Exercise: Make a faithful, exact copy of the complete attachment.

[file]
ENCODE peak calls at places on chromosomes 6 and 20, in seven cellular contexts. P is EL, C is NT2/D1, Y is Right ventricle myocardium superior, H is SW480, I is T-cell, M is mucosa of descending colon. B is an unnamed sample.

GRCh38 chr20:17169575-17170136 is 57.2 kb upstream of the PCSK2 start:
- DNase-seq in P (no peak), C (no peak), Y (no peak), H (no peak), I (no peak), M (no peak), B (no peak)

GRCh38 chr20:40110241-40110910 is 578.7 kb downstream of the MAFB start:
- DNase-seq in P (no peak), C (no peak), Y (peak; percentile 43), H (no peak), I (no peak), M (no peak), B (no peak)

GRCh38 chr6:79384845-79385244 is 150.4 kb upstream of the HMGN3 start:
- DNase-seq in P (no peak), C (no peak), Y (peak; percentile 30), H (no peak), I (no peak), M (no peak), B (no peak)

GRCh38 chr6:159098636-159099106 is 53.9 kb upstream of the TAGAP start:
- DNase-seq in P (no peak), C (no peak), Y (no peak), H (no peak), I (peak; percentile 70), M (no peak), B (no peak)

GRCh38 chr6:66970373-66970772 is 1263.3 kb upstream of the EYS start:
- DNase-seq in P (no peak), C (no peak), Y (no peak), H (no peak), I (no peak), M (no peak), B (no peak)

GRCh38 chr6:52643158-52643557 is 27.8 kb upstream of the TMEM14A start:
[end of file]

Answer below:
ENCODE peak calls at places on chromosomes 6 and 20, in seven cellular contexts. P is EL, C is NT2/D1, Y is Right ventricle myocardium superior, H is SW480, I is T-cell, M is mucosa of descending colon. B is an unnamed sample.

GRCh38 chr20:17169575-17170136 is 57.2 kb upstream of the PCSK2 start:
- DNase-seq in P (no peak), C (no peak), Y (no peak), H (no peak), I (no peak), M (no peak), B (no peak)

GRCh38 chr20:40110241-40110910 is 578.7 kb downstream of the MAFB start:
- DNase-seq in P (no peak), C (no peak), Y (peak; percentile 43), H (no peak), I (no peak), M (no peak), B (no peak)

GRCh38 chr6:79384845-79385244 is 150.4 kb upstream of the HMGN3 start:
- DNase-seq in P (no peak), C (no peak), Y (peak; percentile 30), H (no peak), I (no peak), M (no peak), B (no peak)

GRCh38 chr6:159098636-159099106 is 53.9 kb upstream of the TAGAP start:
- DNase-seq in P (no peak), C (no peak), Y (no peak), H (no peak), I (peak; percentile 70), M (no peak), B (no peak)

GRCh38 chr6:66970373-66970772 is 1263.3 kb upstream of the EYS start:
- DNase-seq in P (no peak), C (no peak), Y (no peak), H (no peak), I (no peak), M (no peak), B (no peak)

GRCh38 chr6:52643158-52643557 is 27.8 kb upstream of the TMEM14A start: